Have you ever fallen in love with your newborn baby? Or visited new parents who are so in love with their child they can hardly talk about anything else? Like sheep, we tend to fall in love with our babies. Each time I’ve witnessed a young ewe (female sheep) have a new lamb, becoming a mother herself for the very first time, I’ve seen a sheep fall in love.
I’ll never forget the look of complete astonishment on her face, when Joy gave birth to Justice, a little ram lamb (a baby boy sheep), becoming a mother for the first time! (Yes, that is one of the things about sheep I never expected to learn: occasionally they do have facial expressions. So far, surprise, joy, and anger are the most easily identified). Joy just couldn’t let the little guy out of her sight. For days, she didn’t only clean him up and look after him, she gazed at him as though she was so in love she couldn’t take her eyes off of him. When they would lay down, Joy wouldn’t cuddle close to him to snuggle. Being farsighted she wouldn’t have been able to focus on him were he that close. Instead, she kept her baby lamb at the sheep’s equivalent of “arms’ length”: close enough to be near him, but far enough away to keep him clearly within focus of her amorous gaze. She would stare, and stare at him, endlessly.
Hope, Grace’s lamb, did the exact same thing with her new lamb Lily that year, when Hope became a mother for the first time.
When Agnus’ first lamb was born, she fell so in love, she nearly caught fire! I walked in the barn one evening to check on the sheep and make sure all was going well with the new lambs. The first thing I noticed was the smell of burning hair. I didn’t see any smoke or flame, so I was sure the barn wasn’t on fire. But I found Agnus in her stall, standing under the heat lamp we had carefully hung and secured on the side rails to ensure it wouldn’t fall and start a fire. Our efforts proved effective for keeping the heat lamp well off the ground where it wouldn’t ignite the hay, but low enough to warm the lambs. What we failed to anticipate was that Agnus, overcome with affection for her new little one, would stand under the heat lamp, so admiring the beauty of her baby, and so heavy in wool, she couldn’t tell her own fleece was on fire! There were no flames, but her beautiful white wool, was definitely melting, and singed black. I turned off the heat lamp in time to save Agnus, but she never even felt anything was wrong. Since it was only a month or two before shearing time, her wool was so thick, she could not feel the heat of her wool burning near her skin. Agnus was too busy making goo goo eyes over her baby, Bucket, to notice her wool was burning. He was a scrawny little guy, but nothing short of perfect to his mom. Agnus wasn’t being a stupid sheep, just a sheep in love!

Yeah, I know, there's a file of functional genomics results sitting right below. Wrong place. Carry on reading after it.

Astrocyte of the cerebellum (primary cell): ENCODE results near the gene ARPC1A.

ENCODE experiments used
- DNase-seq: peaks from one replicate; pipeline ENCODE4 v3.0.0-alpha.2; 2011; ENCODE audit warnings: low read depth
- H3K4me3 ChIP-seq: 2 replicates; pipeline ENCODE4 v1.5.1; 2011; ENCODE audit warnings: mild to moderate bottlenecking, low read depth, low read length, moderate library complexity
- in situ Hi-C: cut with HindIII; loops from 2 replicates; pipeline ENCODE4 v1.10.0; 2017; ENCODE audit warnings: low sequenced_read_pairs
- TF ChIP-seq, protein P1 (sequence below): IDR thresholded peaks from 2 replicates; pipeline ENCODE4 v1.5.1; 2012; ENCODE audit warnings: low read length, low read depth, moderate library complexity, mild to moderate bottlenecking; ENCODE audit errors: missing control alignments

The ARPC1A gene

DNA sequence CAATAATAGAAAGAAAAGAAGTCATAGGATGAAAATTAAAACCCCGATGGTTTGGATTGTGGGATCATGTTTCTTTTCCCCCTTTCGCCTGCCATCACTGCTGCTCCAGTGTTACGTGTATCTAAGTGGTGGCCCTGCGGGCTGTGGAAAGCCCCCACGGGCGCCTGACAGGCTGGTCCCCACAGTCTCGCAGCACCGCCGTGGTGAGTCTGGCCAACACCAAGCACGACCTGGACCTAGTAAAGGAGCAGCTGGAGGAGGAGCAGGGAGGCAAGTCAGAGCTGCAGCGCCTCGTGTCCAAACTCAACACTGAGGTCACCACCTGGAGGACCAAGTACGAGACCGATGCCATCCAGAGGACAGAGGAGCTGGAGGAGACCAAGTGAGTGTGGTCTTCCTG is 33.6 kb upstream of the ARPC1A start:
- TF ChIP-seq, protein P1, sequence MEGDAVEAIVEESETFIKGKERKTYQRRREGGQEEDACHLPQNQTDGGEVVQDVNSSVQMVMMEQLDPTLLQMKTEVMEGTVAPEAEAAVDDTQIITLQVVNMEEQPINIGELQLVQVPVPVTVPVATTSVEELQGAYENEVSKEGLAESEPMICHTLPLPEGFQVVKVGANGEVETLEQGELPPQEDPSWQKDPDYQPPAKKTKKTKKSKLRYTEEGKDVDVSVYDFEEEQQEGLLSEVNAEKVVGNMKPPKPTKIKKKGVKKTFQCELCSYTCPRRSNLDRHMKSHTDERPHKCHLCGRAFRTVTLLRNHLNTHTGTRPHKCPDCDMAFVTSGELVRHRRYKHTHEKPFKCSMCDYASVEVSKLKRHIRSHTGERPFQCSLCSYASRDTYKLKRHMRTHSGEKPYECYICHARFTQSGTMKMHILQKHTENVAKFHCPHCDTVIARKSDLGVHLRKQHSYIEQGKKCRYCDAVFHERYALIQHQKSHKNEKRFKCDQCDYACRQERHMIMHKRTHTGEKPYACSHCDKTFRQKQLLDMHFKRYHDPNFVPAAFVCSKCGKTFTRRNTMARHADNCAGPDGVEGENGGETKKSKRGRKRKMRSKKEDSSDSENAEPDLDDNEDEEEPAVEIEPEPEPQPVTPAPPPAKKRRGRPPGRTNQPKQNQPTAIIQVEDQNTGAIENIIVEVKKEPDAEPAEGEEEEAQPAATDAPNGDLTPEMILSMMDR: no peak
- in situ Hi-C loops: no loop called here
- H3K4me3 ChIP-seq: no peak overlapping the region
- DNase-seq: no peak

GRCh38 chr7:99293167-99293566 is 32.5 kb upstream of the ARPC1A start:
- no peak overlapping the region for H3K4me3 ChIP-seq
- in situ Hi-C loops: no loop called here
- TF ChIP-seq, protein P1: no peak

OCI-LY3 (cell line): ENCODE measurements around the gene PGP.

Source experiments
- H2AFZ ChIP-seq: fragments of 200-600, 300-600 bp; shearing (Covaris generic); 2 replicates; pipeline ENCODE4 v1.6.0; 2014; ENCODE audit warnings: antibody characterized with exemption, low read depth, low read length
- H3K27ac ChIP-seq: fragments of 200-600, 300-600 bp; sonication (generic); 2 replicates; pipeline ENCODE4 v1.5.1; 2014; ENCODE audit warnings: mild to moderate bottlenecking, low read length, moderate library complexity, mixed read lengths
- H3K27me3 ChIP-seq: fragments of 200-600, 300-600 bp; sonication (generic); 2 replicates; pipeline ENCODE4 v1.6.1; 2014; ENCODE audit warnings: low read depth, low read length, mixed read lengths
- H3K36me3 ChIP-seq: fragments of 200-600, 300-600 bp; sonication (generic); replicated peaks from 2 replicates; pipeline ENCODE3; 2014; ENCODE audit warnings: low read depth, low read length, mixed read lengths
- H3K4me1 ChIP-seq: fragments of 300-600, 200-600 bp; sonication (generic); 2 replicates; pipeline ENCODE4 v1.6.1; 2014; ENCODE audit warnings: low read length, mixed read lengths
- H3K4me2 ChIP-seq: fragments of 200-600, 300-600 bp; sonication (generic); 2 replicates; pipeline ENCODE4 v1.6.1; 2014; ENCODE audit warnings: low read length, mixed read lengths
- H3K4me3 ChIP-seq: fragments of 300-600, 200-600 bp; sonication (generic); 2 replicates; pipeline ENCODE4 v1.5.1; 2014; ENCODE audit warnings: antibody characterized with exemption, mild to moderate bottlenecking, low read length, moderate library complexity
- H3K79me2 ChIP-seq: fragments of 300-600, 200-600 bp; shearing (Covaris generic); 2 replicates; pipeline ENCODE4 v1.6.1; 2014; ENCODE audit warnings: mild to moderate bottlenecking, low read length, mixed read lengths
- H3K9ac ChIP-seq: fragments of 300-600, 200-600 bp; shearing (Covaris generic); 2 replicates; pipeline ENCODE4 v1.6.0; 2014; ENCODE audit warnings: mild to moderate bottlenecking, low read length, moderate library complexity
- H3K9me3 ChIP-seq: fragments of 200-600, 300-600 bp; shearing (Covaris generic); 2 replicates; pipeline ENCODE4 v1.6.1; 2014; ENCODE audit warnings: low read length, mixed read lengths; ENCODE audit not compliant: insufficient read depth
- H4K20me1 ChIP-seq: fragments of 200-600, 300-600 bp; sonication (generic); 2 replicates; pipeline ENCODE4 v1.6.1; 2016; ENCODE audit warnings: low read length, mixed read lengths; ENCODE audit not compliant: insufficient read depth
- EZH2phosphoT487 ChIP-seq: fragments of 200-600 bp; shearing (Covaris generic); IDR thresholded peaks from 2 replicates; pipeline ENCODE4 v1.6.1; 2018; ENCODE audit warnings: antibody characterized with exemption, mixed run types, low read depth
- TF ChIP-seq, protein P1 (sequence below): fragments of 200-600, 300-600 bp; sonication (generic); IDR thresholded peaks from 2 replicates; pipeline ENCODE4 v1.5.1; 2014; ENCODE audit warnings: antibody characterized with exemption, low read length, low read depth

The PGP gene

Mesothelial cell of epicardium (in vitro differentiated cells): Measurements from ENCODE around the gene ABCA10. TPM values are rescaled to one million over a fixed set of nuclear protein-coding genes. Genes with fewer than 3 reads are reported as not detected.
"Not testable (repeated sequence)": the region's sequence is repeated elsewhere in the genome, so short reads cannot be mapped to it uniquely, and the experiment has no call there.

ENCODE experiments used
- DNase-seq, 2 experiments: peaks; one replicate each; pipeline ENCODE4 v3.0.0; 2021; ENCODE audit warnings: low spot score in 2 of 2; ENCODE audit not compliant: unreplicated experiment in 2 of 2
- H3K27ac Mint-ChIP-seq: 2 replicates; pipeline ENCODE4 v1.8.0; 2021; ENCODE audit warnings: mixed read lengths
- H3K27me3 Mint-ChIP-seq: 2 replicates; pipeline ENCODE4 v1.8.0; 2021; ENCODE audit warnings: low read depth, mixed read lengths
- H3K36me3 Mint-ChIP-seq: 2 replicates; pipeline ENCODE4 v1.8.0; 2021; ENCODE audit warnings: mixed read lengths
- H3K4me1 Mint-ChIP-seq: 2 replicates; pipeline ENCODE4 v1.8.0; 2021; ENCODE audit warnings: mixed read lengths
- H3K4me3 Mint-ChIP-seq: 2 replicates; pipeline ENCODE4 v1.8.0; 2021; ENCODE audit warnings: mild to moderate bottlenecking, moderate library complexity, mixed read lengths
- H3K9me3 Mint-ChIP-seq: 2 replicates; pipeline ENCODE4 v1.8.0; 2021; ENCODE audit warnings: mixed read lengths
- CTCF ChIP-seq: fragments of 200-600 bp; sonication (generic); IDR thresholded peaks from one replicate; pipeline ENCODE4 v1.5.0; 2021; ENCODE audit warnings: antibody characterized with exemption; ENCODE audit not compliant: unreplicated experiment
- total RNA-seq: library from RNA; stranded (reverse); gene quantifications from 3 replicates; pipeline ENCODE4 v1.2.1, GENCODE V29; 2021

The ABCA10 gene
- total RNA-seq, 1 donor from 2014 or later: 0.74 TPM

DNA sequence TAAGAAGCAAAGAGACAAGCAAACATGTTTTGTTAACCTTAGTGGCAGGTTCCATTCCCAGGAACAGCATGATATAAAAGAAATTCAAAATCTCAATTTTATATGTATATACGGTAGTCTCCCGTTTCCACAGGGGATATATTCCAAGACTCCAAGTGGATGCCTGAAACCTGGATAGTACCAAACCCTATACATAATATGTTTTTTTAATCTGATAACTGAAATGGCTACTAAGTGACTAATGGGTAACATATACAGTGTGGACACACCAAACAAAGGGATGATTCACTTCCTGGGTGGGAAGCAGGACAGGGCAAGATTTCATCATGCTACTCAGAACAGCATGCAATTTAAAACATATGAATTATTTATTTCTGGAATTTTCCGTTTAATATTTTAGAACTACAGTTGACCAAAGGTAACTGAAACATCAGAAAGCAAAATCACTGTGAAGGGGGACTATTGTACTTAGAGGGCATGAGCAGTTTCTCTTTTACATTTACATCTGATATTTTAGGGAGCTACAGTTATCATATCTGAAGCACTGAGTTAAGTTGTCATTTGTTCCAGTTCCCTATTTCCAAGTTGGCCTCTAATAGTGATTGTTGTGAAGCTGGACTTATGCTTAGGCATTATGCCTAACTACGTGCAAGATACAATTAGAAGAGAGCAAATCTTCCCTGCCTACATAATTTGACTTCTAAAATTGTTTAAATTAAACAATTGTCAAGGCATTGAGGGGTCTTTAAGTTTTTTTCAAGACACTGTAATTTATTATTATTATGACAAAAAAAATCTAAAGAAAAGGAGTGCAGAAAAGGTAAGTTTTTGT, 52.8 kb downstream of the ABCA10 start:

But like people, sheep don’t only form strong, emotional bonds with their children. One sheep may show preference for the company of another sheep, either a sibling, mother, or even just a friend. They choose each other and stick together, often grazing together; and choosing one another’s company when they lay down at “sheep nap time” in the middle of the day. In large flocks, often all the daughters, granddaughters, great-granddaughters, etc. of the oldest matron sheep of their lineage, will stick together, forming a social sub-group within the larger herd. Keep in mind a sheep may be a grandmother by the time she is three years old! If she reproduces regularly, there can easily be at least ten surviving generations before she is too old to lamb.
Sometimes when a sheep is in labor, instead of going away from the herd on her own to deliver her lamb, her best friend may go along with her for company. Recently, Mercy and her daughter Pride, each delivered twins not only on the same day, but within minutes of each other. A couple of weeks later, Hope and her daughter Lily both delivered single lambs within a few days of each other, but in the uncomfortable days right before delivery, kept company only with one another, away from the rest of the herd.